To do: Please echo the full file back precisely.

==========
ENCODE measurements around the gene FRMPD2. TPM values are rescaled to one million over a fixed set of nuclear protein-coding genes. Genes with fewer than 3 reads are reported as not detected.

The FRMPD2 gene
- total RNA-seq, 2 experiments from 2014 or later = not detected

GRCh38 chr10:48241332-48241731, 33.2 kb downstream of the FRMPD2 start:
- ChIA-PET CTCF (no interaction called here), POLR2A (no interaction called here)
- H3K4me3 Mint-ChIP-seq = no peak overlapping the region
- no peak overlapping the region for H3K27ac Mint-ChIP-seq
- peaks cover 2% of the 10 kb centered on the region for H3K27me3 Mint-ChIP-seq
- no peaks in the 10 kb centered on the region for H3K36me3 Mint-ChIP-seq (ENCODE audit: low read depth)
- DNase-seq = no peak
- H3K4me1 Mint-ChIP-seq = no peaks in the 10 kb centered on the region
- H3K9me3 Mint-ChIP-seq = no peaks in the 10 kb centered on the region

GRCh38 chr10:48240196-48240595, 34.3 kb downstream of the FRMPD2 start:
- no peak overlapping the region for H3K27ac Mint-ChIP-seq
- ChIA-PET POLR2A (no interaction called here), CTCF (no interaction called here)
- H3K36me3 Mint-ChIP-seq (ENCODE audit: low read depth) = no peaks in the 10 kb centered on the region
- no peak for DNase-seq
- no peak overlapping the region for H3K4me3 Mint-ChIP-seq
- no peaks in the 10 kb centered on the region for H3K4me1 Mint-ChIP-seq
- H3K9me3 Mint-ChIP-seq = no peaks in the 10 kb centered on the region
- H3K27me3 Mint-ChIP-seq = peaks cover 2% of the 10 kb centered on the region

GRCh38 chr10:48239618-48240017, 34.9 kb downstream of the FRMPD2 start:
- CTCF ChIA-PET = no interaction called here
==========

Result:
ENCODE measurements around the gene FRMPD2. TPM values are rescaled to one million over a fixed set of nuclear protein-coding genes. Genes with fewer than 3 reads are reported as not detected.

The FRMPD2 gene
- total RNA-seq, 2 experiments from 2014 or later = not detected

GRCh38 chr10:48241332-48241731, 33.2 kb downstream of the FRMPD2 start:
- ChIA-PET CTCF (no interaction called here), POLR2A (no interaction called here)
- H3K4me3 Mint-ChIP-seq = no peak overlapping the region
- no peak overlapping the region for H3K27ac Mint-ChIP-seq
- peaks cover 2% of the 10 kb centered on the region for H3K27me3 Mint-ChIP-seq
- no peaks in the 10 kb centered on the region for H3K36me3 Mint-ChIP-seq (ENCODE audit: low read depth)
- DNase-seq = no peak
- H3K4me1 Mint-ChIP-seq = no peaks in the 10 kb centered on the region
- H3K9me3 Mint-ChIP-seq = no peaks in the 10 kb centered on the region

GRCh38 chr10:48240196-48240595, 34.3 kb downstream of the FRMPD2 start:
- no peak overlapping the region for H3K27ac Mint-ChIP-seq
- ChIA-PET POLR2A (no interaction called here), CTCF (no interaction called here)
- H3K36me3 Mint-ChIP-seq (ENCODE audit: low read depth) = no peaks in the 10 kb centered on the region
- no peak for DNase-seq
- no peak overlapping the region for H3K4me3 Mint-ChIP-seq
- no peaks in the 10 kb centered on the region for H3K4me1 Mint-ChIP-seq
- H3K9me3 Mint-ChIP-seq = no peaks in the 10 kb centered on the region
- H3K27me3 Mint-ChIP-seq = peaks cover 2% of the 10 kb centered on the region

GRCh38 chr10:48239618-48240017, 34.9 kb downstream of the FRMPD2 start:
- CTCF ChIA-PET = no interaction called here